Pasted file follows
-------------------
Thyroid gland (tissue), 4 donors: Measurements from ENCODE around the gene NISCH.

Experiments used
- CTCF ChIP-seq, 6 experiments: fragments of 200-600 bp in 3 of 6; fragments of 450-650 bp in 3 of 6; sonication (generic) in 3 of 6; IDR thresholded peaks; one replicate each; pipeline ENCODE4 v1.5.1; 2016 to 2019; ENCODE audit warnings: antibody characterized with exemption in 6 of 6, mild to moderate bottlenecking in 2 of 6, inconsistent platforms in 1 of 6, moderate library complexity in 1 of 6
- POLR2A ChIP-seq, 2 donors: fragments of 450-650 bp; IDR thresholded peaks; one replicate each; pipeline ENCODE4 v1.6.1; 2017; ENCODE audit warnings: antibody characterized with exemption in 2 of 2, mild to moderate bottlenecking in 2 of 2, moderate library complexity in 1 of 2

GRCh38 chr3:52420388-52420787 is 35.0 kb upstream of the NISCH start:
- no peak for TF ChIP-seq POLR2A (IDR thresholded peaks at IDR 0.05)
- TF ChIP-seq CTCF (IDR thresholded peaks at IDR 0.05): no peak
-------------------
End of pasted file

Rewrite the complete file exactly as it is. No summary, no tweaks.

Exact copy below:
Thyroid gland (tissue), 4 donors: Measurements from ENCODE around the gene NISCH.

Experiments used
- CTCF ChIP-seq, 6 experiments: fragments of 200-600 bp in 3 of 6; fragments of 450-650 bp in 3 of 6; sonication (generic) in 3 of 6; IDR thresholded peaks; one replicate each; pipeline ENCODE4 v1.5.1; 2016 to 2019; ENCODE audit warnings: antibody characterized with exemption in 6 of 6, mild to moderate bottlenecking in 2 of 6, inconsistent platforms in 1 of 6, moderate library complexity in 1 of 6
- POLR2A ChIP-seq, 2 donors: fragments of 450-650 bp; IDR thresholded peaks; one replicate each; pipeline ENCODE4 v1.6.1; 2017; ENCODE audit warnings: antibody characterized with exemption in 2 of 2, mild to moderate bottlenecking in 2 of 2, moderate library complexity in 1 of 2

GRCh38 chr3:52420388-52420787 is 35.0 kb upstream of the NISCH start:
- no peak for TF ChIP-seq POLR2A (IDR thresholded peaks at IDR 0.05)
- TF ChIP-seq CTCF (IDR thresholded peaks at IDR 0.05): no peak